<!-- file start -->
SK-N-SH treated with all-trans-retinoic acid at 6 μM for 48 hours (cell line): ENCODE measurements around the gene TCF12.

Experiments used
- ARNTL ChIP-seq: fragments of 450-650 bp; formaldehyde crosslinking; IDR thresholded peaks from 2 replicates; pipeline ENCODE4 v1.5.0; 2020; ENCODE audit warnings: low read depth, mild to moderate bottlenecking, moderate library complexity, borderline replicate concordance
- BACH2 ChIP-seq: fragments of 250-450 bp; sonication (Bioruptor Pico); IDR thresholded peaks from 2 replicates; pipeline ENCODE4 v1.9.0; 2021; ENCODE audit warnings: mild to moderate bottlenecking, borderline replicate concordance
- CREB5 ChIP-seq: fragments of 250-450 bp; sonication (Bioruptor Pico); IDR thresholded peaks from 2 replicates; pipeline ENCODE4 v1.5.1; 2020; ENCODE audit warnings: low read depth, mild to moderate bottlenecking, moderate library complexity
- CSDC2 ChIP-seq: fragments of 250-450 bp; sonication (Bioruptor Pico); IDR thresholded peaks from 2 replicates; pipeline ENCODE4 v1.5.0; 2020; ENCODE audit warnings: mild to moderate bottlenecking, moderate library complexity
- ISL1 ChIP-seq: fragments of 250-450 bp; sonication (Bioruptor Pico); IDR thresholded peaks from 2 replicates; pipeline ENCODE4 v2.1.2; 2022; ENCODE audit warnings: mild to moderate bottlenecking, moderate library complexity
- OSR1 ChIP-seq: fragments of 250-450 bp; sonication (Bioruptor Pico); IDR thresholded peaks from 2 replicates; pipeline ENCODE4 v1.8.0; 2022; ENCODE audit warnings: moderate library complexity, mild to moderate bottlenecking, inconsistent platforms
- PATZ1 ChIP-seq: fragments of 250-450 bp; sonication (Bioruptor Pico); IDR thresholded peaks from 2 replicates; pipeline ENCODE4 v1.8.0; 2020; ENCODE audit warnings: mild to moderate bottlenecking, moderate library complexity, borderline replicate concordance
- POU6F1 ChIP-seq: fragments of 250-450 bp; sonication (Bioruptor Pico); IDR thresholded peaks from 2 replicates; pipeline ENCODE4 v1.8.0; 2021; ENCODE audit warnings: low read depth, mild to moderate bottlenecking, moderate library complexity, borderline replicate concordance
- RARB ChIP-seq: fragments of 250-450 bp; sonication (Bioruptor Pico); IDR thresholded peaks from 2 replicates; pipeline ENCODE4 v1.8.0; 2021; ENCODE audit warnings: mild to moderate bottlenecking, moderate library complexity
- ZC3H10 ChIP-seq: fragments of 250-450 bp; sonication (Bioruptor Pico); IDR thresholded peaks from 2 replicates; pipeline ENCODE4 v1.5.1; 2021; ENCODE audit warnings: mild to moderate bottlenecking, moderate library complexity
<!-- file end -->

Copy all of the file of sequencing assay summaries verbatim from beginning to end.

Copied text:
SK-N-SH treated with all-trans-retinoic acid at 6 μM for 48 hours (cell line): ENCODE measurements around the gene TCF12.

Experiments used
- ARNTL ChIP-seq: fragments of 450-650 bp; formaldehyde crosslinking; IDR thresholded peaks from 2 replicates; pipeline ENCODE4 v1.5.0; 2020; ENCODE audit warnings: low read depth, mild to moderate bottlenecking, moderate library complexity, borderline replicate concordance
- BACH2 ChIP-seq: fragments of 250-450 bp; sonication (Bioruptor Pico); IDR thresholded peaks from 2 replicates; pipeline ENCODE4 v1.9.0; 2021; ENCODE audit warnings: mild to moderate bottlenecking, borderline replicate concordance
- CREB5 ChIP-seq: fragments of 250-450 bp; sonication (Bioruptor Pico); IDR thresholded peaks from 2 replicates; pipeline ENCODE4 v1.5.1; 2020; ENCODE audit warnings: low read depth, mild to moderate bottlenecking, moderate library complexity
- CSDC2 ChIP-seq: fragments of 250-450 bp; sonication (Bioruptor Pico); IDR thresholded peaks from 2 replicates; pipeline ENCODE4 v1.5.0; 2020; ENCODE audit warnings: mild to moderate bottlenecking, moderate library complexity
- ISL1 ChIP-seq: fragments of 250-450 bp; sonication (Bioruptor Pico); IDR thresholded peaks from 2 replicates; pipeline ENCODE4 v2.1.2; 2022; ENCODE audit warnings: mild to moderate bottlenecking, moderate library complexity
- OSR1 ChIP-seq: fragments of 250-450 bp; sonication (Bioruptor Pico); IDR thresholded peaks from 2 replicates; pipeline ENCODE4 v1.8.0; 2022; ENCODE audit warnings: moderate library complexity, mild to moderate bottlenecking, inconsistent platforms
- PATZ1 ChIP-seq: fragments of 250-450 bp; sonication (Bioruptor Pico); IDR thresholded peaks from 2 replicates; pipeline ENCODE4 v1.8.0; 2020; ENCODE audit warnings: mild to moderate bottlenecking, moderate library complexity, borderline replicate concordance
- POU6F1 ChIP-seq: fragments of 250-450 bp; sonication (Bioruptor Pico); IDR thresholded peaks from 2 replicates; pipeline ENCODE4 v1.8.0; 2021; ENCODE audit warnings: low read depth, mild to moderate bottlenecking, moderate library complexity, borderline replicate concordance
- RARB ChIP-seq: fragments of 250-450 bp; sonication (Bioruptor Pico); IDR thresholded peaks from 2 replicates; pipeline ENCODE4 v1.8.0; 2021; ENCODE audit warnings: mild to moderate bottlenecking, moderate library complexity
- ZC3H10 ChIP-seq: fragments of 250-450 bp; sonication (Bioruptor Pico); IDR thresholded peaks from 2 replicates; pipeline ENCODE4 v1.5.1; 2021; ENCODE audit warnings: mild to moderate bottlenecking, moderate library complexity